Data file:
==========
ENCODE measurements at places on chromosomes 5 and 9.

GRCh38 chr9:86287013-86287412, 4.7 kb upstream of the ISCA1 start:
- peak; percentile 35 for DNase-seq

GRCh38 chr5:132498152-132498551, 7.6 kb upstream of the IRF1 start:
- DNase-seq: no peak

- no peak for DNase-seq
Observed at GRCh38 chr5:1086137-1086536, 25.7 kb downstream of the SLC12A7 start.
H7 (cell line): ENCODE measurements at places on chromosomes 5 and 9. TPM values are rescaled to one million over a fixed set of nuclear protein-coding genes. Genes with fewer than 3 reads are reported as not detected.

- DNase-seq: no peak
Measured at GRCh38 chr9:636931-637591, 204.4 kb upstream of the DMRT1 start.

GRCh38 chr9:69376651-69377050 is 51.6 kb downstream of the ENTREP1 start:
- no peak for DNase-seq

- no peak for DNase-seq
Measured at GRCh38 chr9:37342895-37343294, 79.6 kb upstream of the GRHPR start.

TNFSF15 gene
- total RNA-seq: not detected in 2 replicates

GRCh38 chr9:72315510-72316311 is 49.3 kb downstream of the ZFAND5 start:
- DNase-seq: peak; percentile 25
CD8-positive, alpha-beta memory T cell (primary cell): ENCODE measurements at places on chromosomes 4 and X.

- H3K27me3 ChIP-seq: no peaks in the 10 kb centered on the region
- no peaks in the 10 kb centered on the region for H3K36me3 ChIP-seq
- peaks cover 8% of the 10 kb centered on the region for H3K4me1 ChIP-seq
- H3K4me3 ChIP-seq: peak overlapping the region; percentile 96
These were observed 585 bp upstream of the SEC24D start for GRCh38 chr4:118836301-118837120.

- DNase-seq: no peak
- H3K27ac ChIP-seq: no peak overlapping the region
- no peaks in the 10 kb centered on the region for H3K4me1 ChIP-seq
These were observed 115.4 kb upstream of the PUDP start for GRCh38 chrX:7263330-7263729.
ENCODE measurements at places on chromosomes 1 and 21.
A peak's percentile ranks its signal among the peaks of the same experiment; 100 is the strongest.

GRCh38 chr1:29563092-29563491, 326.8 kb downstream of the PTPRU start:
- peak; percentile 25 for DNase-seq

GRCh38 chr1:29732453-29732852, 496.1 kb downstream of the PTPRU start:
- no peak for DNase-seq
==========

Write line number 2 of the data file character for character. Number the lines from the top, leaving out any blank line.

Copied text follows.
GRCh38 chr9:86287013-86287412, 4.7 kb upstream of the ISCA1 start: